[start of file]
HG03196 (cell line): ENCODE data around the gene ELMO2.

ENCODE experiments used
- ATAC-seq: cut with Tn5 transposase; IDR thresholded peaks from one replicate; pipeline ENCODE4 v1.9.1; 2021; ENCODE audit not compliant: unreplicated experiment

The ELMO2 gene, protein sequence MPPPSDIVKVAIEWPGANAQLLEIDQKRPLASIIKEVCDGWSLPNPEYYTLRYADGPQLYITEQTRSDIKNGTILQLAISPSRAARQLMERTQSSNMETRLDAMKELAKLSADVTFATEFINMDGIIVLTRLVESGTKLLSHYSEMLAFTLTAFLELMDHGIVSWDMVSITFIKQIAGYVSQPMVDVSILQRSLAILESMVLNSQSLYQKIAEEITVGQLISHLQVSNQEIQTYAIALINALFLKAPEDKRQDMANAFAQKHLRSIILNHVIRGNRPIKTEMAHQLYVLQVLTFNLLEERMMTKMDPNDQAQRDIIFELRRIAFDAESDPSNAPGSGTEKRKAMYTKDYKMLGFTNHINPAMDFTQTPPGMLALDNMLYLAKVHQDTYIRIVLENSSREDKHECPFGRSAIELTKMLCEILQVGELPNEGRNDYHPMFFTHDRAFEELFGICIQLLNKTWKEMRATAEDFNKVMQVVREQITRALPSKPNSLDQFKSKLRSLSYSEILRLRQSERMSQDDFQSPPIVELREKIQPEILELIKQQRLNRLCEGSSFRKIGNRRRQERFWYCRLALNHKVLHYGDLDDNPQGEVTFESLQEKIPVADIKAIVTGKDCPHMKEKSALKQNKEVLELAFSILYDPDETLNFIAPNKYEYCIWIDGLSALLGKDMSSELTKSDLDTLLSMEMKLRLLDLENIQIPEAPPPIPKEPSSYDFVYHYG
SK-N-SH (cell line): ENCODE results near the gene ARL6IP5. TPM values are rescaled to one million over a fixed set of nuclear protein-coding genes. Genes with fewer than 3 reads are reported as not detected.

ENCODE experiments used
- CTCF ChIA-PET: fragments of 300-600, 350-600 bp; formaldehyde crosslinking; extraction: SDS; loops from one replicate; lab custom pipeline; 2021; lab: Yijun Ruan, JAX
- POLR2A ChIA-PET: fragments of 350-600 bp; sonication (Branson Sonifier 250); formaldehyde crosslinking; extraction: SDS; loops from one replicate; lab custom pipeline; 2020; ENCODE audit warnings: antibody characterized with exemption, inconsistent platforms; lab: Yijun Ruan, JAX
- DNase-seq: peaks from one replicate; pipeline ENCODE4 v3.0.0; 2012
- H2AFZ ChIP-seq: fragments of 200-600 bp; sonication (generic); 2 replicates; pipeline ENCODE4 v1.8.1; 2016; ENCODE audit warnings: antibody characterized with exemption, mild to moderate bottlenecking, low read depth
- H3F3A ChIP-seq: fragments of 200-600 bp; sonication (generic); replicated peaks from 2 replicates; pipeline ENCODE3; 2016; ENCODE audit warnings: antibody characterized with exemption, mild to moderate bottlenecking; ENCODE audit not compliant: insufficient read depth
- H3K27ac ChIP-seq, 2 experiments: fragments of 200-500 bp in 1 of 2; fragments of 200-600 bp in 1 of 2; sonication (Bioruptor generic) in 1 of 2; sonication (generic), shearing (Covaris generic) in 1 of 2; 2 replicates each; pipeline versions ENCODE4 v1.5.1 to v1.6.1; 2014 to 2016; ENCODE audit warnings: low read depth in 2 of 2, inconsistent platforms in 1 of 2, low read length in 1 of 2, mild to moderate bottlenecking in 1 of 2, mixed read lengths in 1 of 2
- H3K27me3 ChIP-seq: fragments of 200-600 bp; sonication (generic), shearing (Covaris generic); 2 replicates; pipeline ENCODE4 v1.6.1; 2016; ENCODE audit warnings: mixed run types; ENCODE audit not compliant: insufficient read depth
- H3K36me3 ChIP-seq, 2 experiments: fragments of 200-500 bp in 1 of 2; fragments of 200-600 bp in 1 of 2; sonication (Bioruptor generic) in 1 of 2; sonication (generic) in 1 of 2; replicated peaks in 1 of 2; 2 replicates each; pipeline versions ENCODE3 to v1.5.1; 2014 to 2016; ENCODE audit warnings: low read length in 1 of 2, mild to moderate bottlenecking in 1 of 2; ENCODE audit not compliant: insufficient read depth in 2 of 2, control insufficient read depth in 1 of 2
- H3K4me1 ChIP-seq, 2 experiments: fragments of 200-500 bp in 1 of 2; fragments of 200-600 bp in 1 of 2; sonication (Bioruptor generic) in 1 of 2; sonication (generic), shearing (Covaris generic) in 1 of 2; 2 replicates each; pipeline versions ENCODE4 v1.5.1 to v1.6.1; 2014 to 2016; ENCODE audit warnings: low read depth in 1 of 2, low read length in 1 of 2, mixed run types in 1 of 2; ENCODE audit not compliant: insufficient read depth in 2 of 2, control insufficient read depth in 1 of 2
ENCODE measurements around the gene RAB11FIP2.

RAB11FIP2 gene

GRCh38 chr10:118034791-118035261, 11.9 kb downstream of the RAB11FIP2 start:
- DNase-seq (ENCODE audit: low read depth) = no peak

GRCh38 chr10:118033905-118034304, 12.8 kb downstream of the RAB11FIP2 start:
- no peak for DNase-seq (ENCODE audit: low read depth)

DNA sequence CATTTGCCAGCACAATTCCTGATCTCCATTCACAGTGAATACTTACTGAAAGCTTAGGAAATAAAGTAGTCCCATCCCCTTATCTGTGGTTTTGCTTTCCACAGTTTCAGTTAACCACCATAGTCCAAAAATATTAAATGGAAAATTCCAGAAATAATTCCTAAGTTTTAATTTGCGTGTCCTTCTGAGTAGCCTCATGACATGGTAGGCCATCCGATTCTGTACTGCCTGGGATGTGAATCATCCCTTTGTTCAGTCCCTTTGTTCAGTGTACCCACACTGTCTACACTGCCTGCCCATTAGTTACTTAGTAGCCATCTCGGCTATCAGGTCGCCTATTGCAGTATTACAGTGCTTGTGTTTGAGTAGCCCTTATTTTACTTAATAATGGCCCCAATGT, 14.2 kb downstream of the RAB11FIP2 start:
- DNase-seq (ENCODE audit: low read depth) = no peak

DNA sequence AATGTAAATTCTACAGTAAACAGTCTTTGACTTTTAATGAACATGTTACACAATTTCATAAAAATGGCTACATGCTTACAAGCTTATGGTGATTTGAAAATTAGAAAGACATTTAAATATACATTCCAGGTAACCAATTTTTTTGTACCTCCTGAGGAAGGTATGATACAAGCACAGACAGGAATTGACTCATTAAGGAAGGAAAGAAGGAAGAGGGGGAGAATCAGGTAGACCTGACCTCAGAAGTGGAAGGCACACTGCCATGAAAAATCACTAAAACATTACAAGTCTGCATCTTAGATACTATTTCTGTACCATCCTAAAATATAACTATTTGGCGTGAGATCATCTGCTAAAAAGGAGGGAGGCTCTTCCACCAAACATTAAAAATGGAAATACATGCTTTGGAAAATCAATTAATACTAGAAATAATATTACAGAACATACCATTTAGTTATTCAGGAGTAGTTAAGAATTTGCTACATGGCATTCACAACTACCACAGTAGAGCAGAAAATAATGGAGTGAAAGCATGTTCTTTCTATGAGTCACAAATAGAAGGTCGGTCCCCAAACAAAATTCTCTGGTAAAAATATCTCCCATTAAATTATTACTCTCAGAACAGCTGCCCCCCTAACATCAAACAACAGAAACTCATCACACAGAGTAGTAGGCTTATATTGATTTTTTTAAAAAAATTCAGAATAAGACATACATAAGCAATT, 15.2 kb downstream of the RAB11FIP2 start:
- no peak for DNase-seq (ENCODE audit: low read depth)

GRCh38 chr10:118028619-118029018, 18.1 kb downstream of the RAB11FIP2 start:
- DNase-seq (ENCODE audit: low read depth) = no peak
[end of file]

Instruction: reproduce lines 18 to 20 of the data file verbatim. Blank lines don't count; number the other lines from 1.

GRCh38 chr10:118034791-118035261, 11.9 kb downstream of the RAB11FIP2 start:
- DNase-seq (ENCODE audit: low read depth) = no peak

GRCh38 chr10:118033905-118034304, 12.8 kb downstream of the RAB11FIP2 start: